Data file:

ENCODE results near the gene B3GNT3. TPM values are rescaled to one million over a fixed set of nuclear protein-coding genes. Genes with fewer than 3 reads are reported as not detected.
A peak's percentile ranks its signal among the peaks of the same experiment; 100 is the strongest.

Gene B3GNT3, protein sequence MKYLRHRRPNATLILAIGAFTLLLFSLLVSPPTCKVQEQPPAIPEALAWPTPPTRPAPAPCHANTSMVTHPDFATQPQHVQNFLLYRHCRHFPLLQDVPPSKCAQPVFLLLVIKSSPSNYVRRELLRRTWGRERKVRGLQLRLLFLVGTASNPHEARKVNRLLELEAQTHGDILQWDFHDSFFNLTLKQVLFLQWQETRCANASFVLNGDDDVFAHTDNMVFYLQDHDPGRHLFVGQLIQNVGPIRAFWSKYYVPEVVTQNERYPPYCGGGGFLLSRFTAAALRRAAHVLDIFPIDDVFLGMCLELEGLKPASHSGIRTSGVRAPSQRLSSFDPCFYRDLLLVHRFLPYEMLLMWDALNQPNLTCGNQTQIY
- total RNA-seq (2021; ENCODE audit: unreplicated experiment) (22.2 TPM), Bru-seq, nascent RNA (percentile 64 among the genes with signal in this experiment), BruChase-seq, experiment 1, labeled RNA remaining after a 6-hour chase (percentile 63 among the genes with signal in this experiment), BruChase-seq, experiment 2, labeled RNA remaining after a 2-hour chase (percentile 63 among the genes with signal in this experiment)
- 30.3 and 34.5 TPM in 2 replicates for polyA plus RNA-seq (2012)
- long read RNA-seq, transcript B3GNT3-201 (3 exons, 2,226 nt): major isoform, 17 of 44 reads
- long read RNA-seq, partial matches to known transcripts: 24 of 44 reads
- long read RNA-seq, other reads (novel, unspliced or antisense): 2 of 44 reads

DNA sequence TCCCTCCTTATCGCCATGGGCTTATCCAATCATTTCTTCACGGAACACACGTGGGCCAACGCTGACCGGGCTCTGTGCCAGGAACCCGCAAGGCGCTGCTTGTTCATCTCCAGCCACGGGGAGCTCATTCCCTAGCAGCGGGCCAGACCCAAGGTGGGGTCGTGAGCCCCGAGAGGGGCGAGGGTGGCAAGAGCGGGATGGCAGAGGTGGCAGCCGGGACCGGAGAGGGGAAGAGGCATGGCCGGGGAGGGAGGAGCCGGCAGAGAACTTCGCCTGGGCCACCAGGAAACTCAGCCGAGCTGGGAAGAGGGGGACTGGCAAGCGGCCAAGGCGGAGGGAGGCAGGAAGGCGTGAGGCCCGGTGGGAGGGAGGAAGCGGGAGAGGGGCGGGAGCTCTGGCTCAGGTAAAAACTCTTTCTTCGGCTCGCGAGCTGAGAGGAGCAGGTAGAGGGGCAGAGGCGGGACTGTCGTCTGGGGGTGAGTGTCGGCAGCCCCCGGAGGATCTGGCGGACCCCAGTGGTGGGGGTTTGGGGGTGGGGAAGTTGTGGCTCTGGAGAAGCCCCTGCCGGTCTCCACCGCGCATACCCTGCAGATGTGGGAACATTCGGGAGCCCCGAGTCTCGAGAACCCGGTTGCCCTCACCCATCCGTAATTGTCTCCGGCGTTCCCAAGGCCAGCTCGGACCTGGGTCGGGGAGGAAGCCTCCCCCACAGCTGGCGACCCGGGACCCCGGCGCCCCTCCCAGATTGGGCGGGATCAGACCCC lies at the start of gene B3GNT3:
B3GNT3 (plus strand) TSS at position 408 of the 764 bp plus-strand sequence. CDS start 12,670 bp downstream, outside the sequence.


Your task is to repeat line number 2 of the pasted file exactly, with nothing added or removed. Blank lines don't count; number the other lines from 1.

A peak's percentile ranks its signal among the peaks of the same experiment; 100 is the strongest.